One of the most exciting observations I’ve made so far in 2019 is that the Upstreamist community is rapidly growing. And that news raises an important recognition: As our upstream mission builds momentum, we must remember that it’s not just individual, but also community needs that encompass our work.
This was a message I sensed keenly at the annual Health Tech 4 Medicaid forum hosted within San Francisco’s Glide Church a few weeks ago, and in a recent article in Health Affairs. It’s easy to fall into an individualistic worldview, one that sees moving upstream as all about optimizing individual clinical outcomes.
But even as we work to help individuals get their social needs met, it’s equally important to focus on addressing the economic and community-level conditions that drive those needs in the first place.
Just last week, I gave a presentation in Los Angeles to about 40 graduate students from across the health professions. I presented to them a story I’ve often told, that of Mrs. M., a 46-year-old mother of two who also cares for her frail, elderly mother. She works two jobs to make ends meet. I explained that she was admitted at a local hospital after she nearly fainted. Her type 2 diabetes was poorly controlled.
“What could have led to this woman’s hospitalization?” I asked. To my pleasant surprise, these young caregivers completely bypassed the standard response I so often get in healthcare settings: that Mrs. M. was “not compliant” with her treatment. Instead, they brought up social factors such as food insecurity that may have affected her health.
What’s more, the students understood that these upstream issues manifest at three levels: individual, institutional, and community. At the level of individuals, they knew that upstream factors show up as health-related social needs. When reflecting on the role that health institutions play, they discussed the importance of shared responsibility, of health and social integration. And when working at the community level, they saw that upstream care reaches into the realms of policy, power, and the distribution of resources — the broad social determinants of health.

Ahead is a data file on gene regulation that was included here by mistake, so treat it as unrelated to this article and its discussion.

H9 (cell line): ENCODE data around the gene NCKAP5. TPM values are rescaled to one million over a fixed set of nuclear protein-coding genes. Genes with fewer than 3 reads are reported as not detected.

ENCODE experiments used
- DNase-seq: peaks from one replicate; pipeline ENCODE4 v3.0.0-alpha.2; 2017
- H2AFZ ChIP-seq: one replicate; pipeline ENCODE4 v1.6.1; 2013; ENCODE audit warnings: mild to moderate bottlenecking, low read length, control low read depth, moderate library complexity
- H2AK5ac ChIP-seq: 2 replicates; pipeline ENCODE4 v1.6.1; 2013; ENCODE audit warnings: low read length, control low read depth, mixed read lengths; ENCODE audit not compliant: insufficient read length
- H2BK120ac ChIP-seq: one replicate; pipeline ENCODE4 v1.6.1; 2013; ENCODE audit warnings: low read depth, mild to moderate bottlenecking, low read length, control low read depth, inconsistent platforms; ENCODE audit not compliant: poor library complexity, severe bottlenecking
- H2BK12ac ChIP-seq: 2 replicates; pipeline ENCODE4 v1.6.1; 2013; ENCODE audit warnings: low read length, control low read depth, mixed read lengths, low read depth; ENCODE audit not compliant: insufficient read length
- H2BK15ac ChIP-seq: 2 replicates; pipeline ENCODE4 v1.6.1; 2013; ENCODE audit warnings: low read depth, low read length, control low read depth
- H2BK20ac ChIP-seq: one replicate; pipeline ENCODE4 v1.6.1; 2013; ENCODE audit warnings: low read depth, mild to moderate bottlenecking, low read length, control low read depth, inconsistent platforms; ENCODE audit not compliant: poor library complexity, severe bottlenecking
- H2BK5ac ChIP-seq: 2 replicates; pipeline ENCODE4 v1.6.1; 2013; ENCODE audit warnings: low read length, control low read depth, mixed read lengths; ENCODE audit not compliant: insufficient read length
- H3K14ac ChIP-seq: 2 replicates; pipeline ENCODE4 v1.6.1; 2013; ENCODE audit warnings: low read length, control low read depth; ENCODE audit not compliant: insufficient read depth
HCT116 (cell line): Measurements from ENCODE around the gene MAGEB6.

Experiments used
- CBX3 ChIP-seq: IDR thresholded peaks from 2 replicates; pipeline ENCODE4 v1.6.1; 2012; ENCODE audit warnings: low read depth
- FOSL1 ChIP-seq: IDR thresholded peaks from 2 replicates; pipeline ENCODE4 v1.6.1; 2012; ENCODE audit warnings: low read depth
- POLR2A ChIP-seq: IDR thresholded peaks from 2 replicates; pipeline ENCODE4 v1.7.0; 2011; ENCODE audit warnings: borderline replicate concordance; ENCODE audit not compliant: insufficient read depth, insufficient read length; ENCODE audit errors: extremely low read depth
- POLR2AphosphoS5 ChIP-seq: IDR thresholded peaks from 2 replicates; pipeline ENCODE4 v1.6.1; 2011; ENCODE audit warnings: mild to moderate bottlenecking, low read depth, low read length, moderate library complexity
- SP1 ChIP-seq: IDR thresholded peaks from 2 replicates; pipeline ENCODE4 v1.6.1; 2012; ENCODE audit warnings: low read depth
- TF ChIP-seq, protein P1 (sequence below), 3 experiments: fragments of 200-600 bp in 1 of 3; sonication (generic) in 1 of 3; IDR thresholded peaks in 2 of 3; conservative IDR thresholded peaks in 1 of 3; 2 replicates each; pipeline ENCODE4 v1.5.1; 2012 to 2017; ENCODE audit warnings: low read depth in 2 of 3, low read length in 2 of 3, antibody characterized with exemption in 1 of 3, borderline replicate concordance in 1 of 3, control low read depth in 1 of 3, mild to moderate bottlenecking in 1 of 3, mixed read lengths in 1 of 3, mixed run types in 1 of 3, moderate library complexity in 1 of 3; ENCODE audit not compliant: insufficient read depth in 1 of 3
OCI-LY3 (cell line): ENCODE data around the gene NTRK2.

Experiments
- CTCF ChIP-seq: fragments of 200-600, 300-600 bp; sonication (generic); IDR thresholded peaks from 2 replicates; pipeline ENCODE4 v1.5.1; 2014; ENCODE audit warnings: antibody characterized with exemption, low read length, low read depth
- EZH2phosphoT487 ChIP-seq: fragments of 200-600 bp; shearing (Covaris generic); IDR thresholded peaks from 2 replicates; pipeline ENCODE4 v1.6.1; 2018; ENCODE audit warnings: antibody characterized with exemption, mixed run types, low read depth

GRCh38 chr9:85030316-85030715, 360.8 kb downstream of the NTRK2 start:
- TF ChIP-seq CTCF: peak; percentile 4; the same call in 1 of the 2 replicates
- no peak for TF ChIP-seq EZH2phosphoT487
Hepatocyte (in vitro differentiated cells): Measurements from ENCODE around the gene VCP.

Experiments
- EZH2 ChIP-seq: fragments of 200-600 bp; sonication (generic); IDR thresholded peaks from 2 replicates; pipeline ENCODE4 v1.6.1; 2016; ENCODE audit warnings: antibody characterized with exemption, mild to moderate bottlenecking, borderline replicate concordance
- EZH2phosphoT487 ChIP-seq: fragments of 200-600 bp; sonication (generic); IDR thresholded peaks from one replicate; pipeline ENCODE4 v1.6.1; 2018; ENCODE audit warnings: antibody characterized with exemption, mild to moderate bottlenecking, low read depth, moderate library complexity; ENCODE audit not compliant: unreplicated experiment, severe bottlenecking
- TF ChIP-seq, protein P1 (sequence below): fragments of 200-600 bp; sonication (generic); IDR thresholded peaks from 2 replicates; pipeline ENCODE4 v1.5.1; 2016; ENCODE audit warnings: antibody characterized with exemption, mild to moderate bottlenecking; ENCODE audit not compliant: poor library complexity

This was a powerful moment for me. It was invigorating to realize that the age-old narrative that segregates the silos of individualistic medicine vs. communal public health is becoming obsolete. We can finally move past that either/or debate.
Now, as the upstream movement builds, we must continue to choose different narratives than the ones our silos have given us — whether in the norms of how we talk and think about patients, or in our thinking about providing care outside the walls of a clinic. Addressing the social needs of individuals is critical, but we must also address broader inequities at the community level.
In other words, we must embrace the full scope of what it means to be an Upstreamist.
I can’t close without noting that just as the community of Upstreamists grows, so does the crew here at HealthBegins. We’re excited to welcome to the team Read Holman. Read previously spent eight years in Washington D.C. bringing innovation and entrepreneurship to the worlds of public health and government at the federal level. He’s based now in Oakland, Calif. If you’re in the Bay Area, I’m sure he’d appreciate your reaching out to him.